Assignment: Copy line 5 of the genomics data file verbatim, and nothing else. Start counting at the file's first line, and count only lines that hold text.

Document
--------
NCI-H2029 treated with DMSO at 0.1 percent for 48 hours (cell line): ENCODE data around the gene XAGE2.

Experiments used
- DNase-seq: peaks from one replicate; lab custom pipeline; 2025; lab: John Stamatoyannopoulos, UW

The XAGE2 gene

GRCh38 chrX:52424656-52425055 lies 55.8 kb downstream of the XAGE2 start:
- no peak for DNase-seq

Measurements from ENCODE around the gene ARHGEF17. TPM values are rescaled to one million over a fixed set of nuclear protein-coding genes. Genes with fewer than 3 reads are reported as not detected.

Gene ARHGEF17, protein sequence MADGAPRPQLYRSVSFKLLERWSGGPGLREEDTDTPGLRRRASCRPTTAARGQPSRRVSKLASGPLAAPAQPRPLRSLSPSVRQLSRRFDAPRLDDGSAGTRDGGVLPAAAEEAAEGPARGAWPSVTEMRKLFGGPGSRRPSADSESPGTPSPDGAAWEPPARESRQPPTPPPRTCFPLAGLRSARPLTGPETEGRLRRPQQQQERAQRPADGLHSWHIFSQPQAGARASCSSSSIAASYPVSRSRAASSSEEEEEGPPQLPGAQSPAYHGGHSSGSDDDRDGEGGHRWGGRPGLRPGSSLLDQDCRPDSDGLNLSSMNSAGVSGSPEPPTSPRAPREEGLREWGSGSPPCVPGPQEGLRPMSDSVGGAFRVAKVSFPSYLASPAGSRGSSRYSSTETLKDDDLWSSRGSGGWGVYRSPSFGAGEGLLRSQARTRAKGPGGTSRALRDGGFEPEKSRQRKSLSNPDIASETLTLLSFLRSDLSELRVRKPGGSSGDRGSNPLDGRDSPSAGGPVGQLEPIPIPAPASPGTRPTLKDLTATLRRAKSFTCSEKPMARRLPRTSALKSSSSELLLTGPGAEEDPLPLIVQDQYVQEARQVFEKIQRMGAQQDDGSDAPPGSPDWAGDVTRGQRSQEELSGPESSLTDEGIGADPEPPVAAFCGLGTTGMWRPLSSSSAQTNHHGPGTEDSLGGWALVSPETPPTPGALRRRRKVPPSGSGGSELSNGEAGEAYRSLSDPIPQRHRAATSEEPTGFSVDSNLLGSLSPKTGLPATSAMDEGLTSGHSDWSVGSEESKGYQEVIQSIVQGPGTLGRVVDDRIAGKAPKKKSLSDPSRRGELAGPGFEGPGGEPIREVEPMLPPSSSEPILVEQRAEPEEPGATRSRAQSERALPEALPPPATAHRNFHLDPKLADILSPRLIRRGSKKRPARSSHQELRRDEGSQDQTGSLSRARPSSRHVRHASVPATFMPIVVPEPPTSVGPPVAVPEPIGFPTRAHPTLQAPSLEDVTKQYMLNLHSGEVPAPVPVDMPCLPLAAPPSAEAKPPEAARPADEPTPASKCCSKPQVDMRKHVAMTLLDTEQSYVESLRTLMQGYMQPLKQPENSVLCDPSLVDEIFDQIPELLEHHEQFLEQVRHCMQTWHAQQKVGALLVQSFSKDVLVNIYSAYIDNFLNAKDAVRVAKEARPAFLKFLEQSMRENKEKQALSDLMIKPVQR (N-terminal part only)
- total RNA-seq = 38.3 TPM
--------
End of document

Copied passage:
GRCh38 chrX:52424656-52425055 lies 55.8 kb downstream of the XAGE2 start: